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belief that it was really telecommunications policy it was important to break up the monopoly of the three networks a lot of new technologies were discussed a very different ways. they talked about deregulation. he change the television industry since the 1950s. >> was it successful? >> it was. in the short-term, no. but to the office of telecommunications policy was very late to this broader war that nixon want to do wage. the network news problem, which is how he called it. he felt that network television was very biased against him and he did all kinds of things to strong-arm the press throughout his presidency. but, in terms of policy, he actually favored opening up the
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media environment and expanding more voices, creating more access. by deregulating cable television, and allowing more of a free market approach to the expansion of satellite technology. and so, the short-term, the office of telecommunication policy was seen as part of nixon's war on the press. and in many ways, they were able to connect nixon's broader vision of what he wanted to do in terms of battling network news, but in the long term, people realized that these policies were good for them. that would media is so central to political power, having more openings and more access for programming is good for a variety of groups across a political spectrum. ford and then carter sort of arrange the political component like this is a way to combat the power of bias in network television. they focused on the economic policy.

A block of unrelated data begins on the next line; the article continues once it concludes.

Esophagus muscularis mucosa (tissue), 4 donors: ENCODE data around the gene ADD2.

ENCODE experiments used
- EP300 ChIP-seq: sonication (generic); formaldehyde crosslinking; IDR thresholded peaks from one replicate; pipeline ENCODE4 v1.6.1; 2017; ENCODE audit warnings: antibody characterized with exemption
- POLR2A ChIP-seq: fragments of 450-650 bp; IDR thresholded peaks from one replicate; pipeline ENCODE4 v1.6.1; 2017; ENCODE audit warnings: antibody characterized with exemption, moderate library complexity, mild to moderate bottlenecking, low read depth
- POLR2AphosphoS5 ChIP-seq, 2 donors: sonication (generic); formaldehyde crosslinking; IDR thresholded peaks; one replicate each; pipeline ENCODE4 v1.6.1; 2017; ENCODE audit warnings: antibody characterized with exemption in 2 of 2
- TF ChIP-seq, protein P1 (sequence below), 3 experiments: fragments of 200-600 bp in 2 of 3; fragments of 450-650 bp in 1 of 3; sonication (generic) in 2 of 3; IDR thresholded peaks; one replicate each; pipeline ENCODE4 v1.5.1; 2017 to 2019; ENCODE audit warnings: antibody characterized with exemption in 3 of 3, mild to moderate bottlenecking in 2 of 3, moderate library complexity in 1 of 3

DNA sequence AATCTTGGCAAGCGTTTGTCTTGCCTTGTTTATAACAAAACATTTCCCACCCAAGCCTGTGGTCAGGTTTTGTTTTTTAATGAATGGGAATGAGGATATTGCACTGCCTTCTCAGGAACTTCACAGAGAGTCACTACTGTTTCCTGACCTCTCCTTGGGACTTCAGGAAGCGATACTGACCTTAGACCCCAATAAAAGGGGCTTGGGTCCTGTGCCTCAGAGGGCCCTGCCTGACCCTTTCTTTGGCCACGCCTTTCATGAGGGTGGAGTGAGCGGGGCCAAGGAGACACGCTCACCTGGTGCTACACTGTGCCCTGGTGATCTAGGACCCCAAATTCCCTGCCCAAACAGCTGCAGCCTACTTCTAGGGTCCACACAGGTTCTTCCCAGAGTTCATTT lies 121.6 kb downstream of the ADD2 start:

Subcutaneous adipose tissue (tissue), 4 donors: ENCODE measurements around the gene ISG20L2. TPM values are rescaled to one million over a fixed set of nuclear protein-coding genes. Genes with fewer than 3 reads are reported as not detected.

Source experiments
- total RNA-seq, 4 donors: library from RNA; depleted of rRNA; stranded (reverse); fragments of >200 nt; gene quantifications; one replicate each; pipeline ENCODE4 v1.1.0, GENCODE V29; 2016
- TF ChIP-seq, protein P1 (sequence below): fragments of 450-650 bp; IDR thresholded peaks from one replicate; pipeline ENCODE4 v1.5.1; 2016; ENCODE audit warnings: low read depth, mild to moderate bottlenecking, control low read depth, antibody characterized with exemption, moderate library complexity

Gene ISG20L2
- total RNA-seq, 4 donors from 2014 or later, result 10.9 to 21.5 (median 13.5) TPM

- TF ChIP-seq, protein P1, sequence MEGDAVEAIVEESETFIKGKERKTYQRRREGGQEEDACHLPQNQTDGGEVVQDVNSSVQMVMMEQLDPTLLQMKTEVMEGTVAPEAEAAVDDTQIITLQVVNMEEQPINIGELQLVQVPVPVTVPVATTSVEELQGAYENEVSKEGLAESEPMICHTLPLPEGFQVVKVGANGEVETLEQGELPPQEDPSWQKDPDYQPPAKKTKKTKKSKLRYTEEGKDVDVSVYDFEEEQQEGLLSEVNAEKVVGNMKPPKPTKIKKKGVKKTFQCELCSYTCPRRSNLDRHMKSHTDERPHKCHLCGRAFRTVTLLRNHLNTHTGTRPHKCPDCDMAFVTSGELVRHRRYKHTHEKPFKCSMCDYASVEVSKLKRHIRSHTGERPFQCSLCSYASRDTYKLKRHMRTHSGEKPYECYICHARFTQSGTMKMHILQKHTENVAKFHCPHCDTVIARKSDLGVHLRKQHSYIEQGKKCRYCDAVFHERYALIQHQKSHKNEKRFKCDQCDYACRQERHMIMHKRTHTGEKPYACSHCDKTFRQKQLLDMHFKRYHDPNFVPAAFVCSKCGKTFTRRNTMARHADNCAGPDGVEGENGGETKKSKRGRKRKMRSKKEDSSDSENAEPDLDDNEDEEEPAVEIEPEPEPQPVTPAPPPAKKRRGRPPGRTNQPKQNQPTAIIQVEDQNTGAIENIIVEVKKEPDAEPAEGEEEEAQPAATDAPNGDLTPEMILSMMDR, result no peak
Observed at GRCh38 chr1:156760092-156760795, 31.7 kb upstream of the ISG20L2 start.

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it is those economic policies that the staffers in the office of telecommunications policy, that was what they were really passionate about. those policies without the long- term. >> from your perspective, did this set the stage for the growth of cable in the late 70s? >> it did. for two reasons. the first is that the presidency became an opportunity. the office of telecommunications became an opportunity to challenge the assumptions that network television needed to have a monopoly a good programming and that people want to that. and then having only three networks, that's all the american public want to. through the office of total medications policy, they said there are other alternatives. we could deregulate cable and we could compete with broadcast television. we do not have to have a corporate monopoly. over the media industries. there can be an opportunity for
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deregulation to succeed. and then an unanticipated way, the watergate hearings were really interesting. they provided an economic model that cable would expand with the interest of television it would not necessarily undermine the power broadcast. a lot of economists use it as a way of saying that it would ask band peoples interest in television would not necessarily undermine it. >> if you look at the politics the president and media. which have been successful and what you point to as a 10 years in the white house as an example for future presidents? >> i think that franklin roosevelt was really successful and he was using radio. but motion picture as well, i